It wont be Second Life.  There are many reasons. First, a 3D internet cannot be controlled by one company.  Second, it is inappropriate for a 3D internet to be under a virtual economy if it is going to be universally adapted.  Thirdly, the designers of Open Sim are moving away from SL’s strict protocols.  Open Sim regions no longer have to be strictly 256m x 256m, they can be larger.  Researchers have managed to put 200 avatars on a single region, and have run up to 40 regions on a single server.  Open Sim offers a flexibility that SL cannot offer.

It wont Be Blue Mars, IMVU or any other current 3D Virtual World. These all do what they do well enough, but they are all designed to be proprietary.  IMVU is strictly a chat program in 3D, Blue Mars is a gaming platform.

The only real open flexible 3D platform that could be competitive is  OpenCobalt.  It interfaces with Google protocols allowing Sketchup KMZ files used in Google Earth, allowing import of the huge library of 3D objects in Google’s database, as well as in the OBJ format.  This is stuff OpenSim still can not do.  My knowledge of OpenCobalt is small, but there are three reasons why OpenSim will win: 1. it is already proven scalable technology, 2. More developers are working on Open Sim than OpenCobalt, 3. It is a lot easier to add KMZ and OBJ support to OpenSim than it is to add the OpenSim scalable multi-region stuff to OpenCobalt.

Of course, something designed from scratch could be better than OpenSim, but it would take years to develop, and OpenSim has a huge head start.  Network protocols could be designed to replace TCP/IP as well, but would never be implemented because TCP/IP is too well entrenched.  I believe we have reached a point where we are stuck with OpenSim.  Improving the platform is easier than rewriting it.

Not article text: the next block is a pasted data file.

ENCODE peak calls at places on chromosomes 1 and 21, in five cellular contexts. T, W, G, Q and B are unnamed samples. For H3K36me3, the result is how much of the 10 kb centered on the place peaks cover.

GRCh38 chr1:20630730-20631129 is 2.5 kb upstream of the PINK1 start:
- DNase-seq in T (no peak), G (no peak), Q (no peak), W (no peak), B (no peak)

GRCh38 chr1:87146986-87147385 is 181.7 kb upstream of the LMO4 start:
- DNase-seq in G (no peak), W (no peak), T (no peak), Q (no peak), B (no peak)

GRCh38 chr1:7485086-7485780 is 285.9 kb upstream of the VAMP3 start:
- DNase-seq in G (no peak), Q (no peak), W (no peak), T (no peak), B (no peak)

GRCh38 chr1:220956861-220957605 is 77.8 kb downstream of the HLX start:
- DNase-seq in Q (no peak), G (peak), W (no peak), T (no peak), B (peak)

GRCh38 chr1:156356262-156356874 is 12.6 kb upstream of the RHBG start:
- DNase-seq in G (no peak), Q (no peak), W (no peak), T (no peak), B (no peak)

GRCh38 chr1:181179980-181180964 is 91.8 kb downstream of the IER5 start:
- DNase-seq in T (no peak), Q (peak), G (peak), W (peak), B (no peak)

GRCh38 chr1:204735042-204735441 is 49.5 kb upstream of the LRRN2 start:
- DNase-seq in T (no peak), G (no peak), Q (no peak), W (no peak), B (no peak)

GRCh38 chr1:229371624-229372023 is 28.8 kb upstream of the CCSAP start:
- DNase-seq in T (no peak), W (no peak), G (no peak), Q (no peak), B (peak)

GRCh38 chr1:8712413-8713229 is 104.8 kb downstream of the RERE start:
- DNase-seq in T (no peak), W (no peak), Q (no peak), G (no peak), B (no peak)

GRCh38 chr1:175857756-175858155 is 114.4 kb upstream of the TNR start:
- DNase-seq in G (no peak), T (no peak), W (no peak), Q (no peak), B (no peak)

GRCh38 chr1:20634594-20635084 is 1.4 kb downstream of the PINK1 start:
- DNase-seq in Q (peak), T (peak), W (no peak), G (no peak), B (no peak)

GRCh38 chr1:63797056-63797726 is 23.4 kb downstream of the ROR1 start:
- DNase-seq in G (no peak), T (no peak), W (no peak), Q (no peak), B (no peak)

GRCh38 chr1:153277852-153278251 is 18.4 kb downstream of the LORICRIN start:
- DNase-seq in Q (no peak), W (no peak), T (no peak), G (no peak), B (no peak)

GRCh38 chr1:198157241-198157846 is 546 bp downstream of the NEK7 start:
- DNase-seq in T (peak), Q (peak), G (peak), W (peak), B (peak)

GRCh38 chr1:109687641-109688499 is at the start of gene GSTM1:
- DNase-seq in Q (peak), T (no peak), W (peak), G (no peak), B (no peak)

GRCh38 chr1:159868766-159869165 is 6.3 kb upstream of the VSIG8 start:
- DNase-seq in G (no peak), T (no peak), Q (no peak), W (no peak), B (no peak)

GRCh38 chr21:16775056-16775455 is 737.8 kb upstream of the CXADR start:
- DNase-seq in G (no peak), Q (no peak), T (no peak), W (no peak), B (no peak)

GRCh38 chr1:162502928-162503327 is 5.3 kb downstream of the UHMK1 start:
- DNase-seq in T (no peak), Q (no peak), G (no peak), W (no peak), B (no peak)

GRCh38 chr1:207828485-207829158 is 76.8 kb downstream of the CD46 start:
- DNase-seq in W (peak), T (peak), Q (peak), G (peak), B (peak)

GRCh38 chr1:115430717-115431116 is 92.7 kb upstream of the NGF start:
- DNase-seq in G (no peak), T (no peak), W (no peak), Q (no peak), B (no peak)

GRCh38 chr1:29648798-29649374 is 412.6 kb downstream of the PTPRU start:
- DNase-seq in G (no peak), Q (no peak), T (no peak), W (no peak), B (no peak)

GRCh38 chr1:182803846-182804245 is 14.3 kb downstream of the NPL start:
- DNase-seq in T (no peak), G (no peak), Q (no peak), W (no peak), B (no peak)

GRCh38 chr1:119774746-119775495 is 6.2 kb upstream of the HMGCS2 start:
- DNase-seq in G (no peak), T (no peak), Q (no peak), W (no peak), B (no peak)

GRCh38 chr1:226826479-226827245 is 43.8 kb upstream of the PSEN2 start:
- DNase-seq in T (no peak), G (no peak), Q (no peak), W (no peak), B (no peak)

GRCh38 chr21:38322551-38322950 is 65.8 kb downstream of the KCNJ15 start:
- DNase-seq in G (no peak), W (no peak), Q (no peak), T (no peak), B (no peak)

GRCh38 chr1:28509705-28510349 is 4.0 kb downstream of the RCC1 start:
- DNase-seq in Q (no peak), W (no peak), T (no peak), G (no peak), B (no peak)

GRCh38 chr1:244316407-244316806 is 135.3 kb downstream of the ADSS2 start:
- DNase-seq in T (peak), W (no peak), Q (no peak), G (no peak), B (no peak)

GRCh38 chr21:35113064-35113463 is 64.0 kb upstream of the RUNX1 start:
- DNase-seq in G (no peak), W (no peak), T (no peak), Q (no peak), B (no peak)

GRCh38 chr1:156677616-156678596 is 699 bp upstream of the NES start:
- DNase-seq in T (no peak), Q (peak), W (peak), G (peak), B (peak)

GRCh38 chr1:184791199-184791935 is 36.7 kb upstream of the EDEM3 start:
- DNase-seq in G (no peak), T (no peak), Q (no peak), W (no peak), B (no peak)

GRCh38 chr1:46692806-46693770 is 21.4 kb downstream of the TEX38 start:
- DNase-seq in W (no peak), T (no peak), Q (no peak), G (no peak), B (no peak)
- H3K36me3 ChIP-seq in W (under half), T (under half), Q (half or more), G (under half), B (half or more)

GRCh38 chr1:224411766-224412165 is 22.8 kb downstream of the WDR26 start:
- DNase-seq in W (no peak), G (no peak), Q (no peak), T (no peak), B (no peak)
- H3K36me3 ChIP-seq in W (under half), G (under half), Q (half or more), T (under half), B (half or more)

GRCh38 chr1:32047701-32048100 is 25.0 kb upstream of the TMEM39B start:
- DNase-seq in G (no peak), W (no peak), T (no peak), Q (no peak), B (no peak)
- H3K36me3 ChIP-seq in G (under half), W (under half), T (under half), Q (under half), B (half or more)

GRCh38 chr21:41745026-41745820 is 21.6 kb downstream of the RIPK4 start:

If OpenSim is the future, why is it not more popular now?
This is a very valid question.  SL has more than three times as many regions (32,000) as all of the OpenSim Grids combined (10,500).  The OpenSim grids are growing at a rate of 10% a month so far this year, while SL has only grown 1.4%.  That’s the best stat comparison.

SL has more than 500 times the number of accounts as OpenSim, and over 100 times the number of active players.  At any given time, about 60 to 70% of all regions in SL are uninhabited. In OpenSim, that percent is closer to 99%.  OpenSims one advantage is cost.  It costs 10 times as much to get a dedicated region in SL as it does to get one on OSGrid, but your SL region is 100 times more likely to get visitors than in OS, so if you want visitors, the premium is probably worth it.

Why the horrible stats?  I like to think of the 2D internet as it existed 20 years ago.  SL is AOL, and the WWW is a couple of years away.  The people who were on the web at that time were students, researchers, hobbyists, some businesses and governments.  So who are the few people on OpenSim?  students, researchers, hobbyists, some businesses and governments.

When it became obvious that the open WWW was superior to AOL, everyone flocked to WWW.  I’m hopeful that history will repeat again with OS and SL.  On the other hand, maybe it is more accurate to think of SL as “Windows” and OS as “Linux”, and OS will be forever stuck as a niche platform despite its parity.